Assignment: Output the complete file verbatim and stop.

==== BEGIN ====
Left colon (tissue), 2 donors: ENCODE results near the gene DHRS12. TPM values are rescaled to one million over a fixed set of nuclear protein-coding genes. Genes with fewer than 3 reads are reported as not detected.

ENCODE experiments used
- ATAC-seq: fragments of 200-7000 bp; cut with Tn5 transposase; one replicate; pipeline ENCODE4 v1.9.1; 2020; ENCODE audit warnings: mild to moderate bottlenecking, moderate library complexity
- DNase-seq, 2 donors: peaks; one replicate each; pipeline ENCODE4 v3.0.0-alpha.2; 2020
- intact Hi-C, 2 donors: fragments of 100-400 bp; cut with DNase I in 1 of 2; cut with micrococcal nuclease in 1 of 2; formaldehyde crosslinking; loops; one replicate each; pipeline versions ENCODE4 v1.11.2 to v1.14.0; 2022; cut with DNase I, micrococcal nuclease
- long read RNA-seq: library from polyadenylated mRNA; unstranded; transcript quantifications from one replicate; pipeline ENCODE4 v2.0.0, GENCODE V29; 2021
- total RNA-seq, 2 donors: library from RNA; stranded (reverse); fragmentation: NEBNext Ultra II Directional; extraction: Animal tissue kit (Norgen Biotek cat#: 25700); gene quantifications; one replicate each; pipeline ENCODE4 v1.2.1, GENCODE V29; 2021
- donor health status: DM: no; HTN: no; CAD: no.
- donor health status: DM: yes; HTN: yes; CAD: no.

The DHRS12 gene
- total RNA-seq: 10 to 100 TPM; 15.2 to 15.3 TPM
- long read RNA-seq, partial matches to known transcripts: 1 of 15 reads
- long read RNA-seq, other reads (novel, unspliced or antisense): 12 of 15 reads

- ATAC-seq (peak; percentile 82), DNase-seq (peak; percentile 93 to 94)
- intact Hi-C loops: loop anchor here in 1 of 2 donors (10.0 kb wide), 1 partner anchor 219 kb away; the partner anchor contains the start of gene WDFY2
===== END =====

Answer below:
Left colon (tissue), 2 donors: ENCODE results near the gene DHRS12. TPM values are rescaled to one million over a fixed set of nuclear protein-coding genes. Genes with fewer than 3 reads are reported as not detected.

ENCODE experiments used
- ATAC-seq: fragments of 200-7000 bp; cut with Tn5 transposase; one replicate; pipeline ENCODE4 v1.9.1; 2020; ENCODE audit warnings: mild to moderate bottlenecking, moderate library complexity
- DNase-seq, 2 donors: peaks; one replicate each; pipeline ENCODE4 v3.0.0-alpha.2; 2020
- intact Hi-C, 2 donors: fragments of 100-400 bp; cut with DNase I in 1 of 2; cut with micrococcal nuclease in 1 of 2; formaldehyde crosslinking; loops; one replicate each; pipeline versions ENCODE4 v1.11.2 to v1.14.0; 2022; cut with DNase I, micrococcal nuclease
- long read RNA-seq: library from polyadenylated mRNA; unstranded; transcript quantifications from one replicate; pipeline ENCODE4 v2.0.0, GENCODE V29; 2021
- total RNA-seq, 2 donors: library from RNA; stranded (reverse); fragmentation: NEBNext Ultra II Directional; extraction: Animal tissue kit (Norgen Biotek cat#: 25700); gene quantifications; one replicate each; pipeline ENCODE4 v1.2.1, GENCODE V29; 2021
- donor health status: DM: no; HTN: no; CAD: no.
- donor health status: DM: yes; HTN: yes; CAD: no.

The DHRS12 gene
- total RNA-seq: 10 to 100 TPM; 15.2 to 15.3 TPM
- long read RNA-seq, partial matches to known transcripts: 1 of 15 reads
- long read RNA-seq, other reads (novel, unspliced or antisense): 12 of 15 reads

- ATAC-seq (peak; percentile 82), DNase-seq (peak; percentile 93 to 94)
- intact Hi-C loops: loop anchor here in 1 of 2 donors (10.0 kb wide), 1 partner anchor 219 kb away; the partner anchor contains the start of gene WDFY2